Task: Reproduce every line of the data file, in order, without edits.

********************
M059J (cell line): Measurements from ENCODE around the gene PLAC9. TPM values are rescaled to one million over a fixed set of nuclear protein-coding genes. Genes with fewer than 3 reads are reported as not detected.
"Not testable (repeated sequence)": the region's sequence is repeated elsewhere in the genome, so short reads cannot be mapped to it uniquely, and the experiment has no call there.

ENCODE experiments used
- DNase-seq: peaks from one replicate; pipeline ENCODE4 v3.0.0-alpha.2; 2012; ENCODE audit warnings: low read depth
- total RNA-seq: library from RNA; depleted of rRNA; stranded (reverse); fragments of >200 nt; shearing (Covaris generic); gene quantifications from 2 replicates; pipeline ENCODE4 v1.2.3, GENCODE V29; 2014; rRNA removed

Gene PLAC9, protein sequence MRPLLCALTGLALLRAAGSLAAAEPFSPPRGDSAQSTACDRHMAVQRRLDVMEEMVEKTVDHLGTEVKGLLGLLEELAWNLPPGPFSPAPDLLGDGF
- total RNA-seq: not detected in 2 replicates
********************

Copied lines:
M059J (cell line): Measurements from ENCODE around the gene PLAC9. TPM values are rescaled to one million over a fixed set of nuclear protein-coding genes. Genes with fewer than 3 reads are reported as not detected.
"Not testable (repeated sequence)": the region's sequence is repeated elsewhere in the genome, so short reads cannot be mapped to it uniquely, and the experiment has no call there.

ENCODE experiments used
- DNase-seq: peaks from one replicate; pipeline ENCODE4 v3.0.0-alpha.2; 2012; ENCODE audit warnings: low read depth
- total RNA-seq: library from RNA; depleted of rRNA; stranded (reverse); fragments of >200 nt; shearing (Covaris generic); gene quantifications from 2 replicates; pipeline ENCODE4 v1.2.3, GENCODE V29; 2014; rRNA removed

Gene PLAC9, protein sequence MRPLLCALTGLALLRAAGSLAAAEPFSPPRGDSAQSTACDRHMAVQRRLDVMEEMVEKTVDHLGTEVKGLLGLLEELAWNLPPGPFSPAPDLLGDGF
- total RNA-seq: not detected in 2 replicates